Lady Gaga’s latest marks her return to the electro-dance pop on which she made her name about a decade ago. Her last album Joanne saw her exploring soft rock and country influences for a singer-songwriter persona amplified by her Oscar-nominated role in Bradley Cooper’s A Star is Born, which won her Best Original Song. Two years later, however, she has lost the cowboy hat, the guitar and even the piano for Chromatica, a manic, dance-pop concept album which the singer describes as her most personal release to date. “[This] dance floor, it’s mine, and I earned it,” the singer told Apple Music.

My mood’s shifting to manic places/ Wish I laughed and kept the good friendships/ Watch life, here I go again,” she sings on “911.” Gaga, who has been vocal over the last few years about her struggles with mental health, addiction and the trauma of recovery from sexual assault, didn’t feel free to start dancing again until she had fully dealt with the weight of those demons. Chromatica is the end result of her processing trauma through music, an eclectic, liberating journey back to the dance floor.

The album is Artpop’s distant first cousin: an excessively hyperactive dance album by an artist who knows that pop music is most interesting when it’s campy and over-the-top. The difference now is that we’ve already had the privilege of getting to know Lady Gaga a little better on her last studio album as well as in her feature film debut, both of which softened her image. For all of their experimental madness, Born This Way and Artpop both had their merits, but it was hard to believe that Lady Gaga was letting us into her entire heart until the release of Joanne and A Star is Born.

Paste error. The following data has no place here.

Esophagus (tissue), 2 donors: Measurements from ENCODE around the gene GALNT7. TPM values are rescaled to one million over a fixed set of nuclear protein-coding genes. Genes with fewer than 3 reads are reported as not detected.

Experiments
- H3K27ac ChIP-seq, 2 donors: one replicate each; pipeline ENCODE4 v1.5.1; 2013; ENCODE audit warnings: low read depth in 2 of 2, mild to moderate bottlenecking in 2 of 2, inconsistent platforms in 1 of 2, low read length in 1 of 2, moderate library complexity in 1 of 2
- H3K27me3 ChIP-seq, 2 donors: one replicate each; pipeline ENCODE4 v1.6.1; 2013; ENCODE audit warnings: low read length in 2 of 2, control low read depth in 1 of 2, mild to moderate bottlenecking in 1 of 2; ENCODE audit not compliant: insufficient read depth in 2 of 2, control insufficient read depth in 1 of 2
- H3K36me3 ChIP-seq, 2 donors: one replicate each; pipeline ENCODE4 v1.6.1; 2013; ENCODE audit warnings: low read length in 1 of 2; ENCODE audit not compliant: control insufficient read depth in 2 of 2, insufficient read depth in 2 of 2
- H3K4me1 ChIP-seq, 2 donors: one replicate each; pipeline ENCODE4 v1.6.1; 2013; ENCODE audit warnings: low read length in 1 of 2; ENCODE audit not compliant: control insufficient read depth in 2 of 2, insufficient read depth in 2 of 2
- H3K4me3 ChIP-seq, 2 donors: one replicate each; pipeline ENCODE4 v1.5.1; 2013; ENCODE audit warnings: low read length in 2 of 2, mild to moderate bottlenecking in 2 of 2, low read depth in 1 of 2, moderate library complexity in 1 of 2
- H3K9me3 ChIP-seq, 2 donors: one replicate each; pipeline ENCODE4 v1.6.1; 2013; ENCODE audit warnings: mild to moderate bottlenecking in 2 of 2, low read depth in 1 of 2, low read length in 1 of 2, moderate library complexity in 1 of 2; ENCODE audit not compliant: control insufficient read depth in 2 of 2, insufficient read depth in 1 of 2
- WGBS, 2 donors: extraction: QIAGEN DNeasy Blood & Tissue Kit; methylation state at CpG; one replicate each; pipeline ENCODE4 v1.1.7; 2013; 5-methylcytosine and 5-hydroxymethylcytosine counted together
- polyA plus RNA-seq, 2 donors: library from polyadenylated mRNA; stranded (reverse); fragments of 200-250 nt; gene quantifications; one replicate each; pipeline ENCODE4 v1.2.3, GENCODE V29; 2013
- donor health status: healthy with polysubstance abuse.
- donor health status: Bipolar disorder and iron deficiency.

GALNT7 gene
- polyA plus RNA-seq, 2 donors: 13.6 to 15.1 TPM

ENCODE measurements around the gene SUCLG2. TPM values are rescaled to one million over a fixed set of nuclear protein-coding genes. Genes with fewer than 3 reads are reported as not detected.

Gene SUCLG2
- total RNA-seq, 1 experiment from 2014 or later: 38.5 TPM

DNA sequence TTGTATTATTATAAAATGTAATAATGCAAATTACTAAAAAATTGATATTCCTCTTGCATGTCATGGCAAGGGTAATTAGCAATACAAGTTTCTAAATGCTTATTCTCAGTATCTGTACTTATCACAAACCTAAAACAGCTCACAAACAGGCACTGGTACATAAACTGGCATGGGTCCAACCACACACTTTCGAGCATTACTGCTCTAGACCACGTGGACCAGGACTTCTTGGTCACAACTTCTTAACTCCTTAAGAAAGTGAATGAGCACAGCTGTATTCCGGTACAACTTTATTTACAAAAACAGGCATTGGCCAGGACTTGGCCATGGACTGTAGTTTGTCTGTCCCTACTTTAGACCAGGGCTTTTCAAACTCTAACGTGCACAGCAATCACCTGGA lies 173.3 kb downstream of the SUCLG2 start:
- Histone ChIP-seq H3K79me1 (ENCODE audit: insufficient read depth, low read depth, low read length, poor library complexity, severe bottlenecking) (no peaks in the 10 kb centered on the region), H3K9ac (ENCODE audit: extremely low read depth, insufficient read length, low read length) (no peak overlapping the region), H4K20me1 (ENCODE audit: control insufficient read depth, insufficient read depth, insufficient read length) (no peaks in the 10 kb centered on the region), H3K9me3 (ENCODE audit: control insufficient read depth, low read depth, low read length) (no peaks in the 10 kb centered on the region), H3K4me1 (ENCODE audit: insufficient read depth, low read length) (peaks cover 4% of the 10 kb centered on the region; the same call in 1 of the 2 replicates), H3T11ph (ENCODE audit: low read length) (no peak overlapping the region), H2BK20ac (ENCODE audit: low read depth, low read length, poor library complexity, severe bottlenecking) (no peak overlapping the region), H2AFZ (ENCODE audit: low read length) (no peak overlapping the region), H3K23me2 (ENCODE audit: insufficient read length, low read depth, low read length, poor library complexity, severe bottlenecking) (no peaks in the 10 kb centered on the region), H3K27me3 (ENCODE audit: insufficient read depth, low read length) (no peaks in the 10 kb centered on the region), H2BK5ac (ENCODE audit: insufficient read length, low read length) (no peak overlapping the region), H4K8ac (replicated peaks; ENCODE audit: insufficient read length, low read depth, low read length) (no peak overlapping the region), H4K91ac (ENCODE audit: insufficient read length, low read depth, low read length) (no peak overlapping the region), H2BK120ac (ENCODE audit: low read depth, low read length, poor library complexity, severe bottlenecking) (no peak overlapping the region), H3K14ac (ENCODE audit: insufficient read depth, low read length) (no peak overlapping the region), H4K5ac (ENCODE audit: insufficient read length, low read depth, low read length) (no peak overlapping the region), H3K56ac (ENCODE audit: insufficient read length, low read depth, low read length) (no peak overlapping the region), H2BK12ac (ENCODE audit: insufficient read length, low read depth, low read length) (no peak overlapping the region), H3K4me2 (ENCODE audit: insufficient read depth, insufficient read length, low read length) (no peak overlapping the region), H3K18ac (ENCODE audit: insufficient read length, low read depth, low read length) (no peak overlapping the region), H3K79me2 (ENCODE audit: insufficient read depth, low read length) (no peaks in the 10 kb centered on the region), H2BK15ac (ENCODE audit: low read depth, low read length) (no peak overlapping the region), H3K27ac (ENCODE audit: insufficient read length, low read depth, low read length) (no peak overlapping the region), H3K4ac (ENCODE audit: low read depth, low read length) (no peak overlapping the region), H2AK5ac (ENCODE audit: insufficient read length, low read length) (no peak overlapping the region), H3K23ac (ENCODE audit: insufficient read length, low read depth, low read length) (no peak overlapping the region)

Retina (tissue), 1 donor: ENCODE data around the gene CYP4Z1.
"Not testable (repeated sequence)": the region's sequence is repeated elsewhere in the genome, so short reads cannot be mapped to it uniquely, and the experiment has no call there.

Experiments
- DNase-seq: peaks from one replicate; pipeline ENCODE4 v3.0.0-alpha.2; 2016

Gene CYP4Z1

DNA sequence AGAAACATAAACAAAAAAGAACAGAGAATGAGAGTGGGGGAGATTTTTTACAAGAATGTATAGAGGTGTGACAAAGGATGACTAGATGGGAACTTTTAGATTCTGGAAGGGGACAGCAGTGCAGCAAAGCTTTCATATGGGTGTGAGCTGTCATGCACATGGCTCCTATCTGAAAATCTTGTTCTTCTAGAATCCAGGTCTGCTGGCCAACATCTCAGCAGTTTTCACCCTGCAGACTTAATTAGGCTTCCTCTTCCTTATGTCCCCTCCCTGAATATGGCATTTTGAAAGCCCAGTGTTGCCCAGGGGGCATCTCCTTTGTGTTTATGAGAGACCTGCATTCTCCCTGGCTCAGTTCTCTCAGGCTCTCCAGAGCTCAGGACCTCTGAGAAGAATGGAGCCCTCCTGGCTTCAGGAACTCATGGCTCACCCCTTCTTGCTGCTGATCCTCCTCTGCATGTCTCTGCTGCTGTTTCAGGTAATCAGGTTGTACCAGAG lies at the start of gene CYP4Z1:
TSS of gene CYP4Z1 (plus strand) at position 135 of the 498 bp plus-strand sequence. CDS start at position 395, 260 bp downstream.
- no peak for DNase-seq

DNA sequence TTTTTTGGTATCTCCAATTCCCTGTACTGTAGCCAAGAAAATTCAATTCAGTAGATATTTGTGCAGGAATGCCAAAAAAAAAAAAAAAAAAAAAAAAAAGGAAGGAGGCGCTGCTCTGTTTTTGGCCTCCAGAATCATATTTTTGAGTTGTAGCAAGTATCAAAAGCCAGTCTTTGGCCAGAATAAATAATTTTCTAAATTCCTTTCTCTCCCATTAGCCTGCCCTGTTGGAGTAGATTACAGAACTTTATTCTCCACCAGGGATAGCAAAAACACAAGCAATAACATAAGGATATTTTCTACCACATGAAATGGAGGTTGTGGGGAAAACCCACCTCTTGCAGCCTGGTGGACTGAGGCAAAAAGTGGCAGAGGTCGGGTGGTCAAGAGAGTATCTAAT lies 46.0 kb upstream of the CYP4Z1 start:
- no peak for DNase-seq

On Chromatica, you can hear the liberation in Gaga’s voice, whether she’s telling us about the dance floor she fought for on “Free Woman” or how she’d rather be dry but at least she’s alive on “Rain on Me.” The album begins with “Alice,” suggesting that we—much like the singer’s own journey—are about to fall down the rabbit hole. Until this point, it felt safe to assume that Joanne was the Gaga album dealing with more difficult emotions, but amid the upbeat dance-heavy production, Chromatica offers equally difficult lyrics.

I feel like I’m in a prison hell/ Stick my hands through the steel bars and yell,” she sings on “Fun Tonight,” another fight with her own mind to let her dance again. On “911,” Gaga sings about her use of antipsychotic medication: “Keep my dolls inside diamond boxes/ Save ‘em ‘til I know I’m gon’ drop this/ Front I’ve built around my oasis/ Paradise is in my hands.” On “Plastic Doll,” she sings to a sad female figure treated like a robot that may or may not be about herself: “Who’s that girl, Malibu Gaga?/ Looks so sad, what is this saga?” And on “1000 Doves,” a sequel to “Come to Mama,” Gaga reminds us yet again that there’s a human behind the persona, one who struggles just like we do and will still fight for us nonetheless: “I’d do anything for you to really see me/ I am human, invisibly bleeding/ When your smile is shaking, I’ll catch you as you fall/ I cry more than I ever say/ Each time, your love seems to save the day.”

After the mainstream success of both Joanne and A Star is Born, Lady Gaga could have chosen to go any which direction she wanted next; that she chose to return to her dance-pop roots—and allowed us a better glimpse into her personal journey—indeed makes Chromatica her most personal record to date. When last we met the dance-pop artist, she was still most comfortable dealing with her emotions through deeply coded lyrics that kept listeners at arms’ length. Now, having dipped her toes into the acting world with a Golden Globe and Oscar under her belt, it’s clear that Gaga feels more secure letting us in. Besides, she’s the only artist in today’s music landscape that could manage strong collaborations with Ariana Grande, BLACKPINK and Elton John on the same album. Gaga was already a pop icon, and with Chromatica, she wants us all to fight the demons back to the dance floor.

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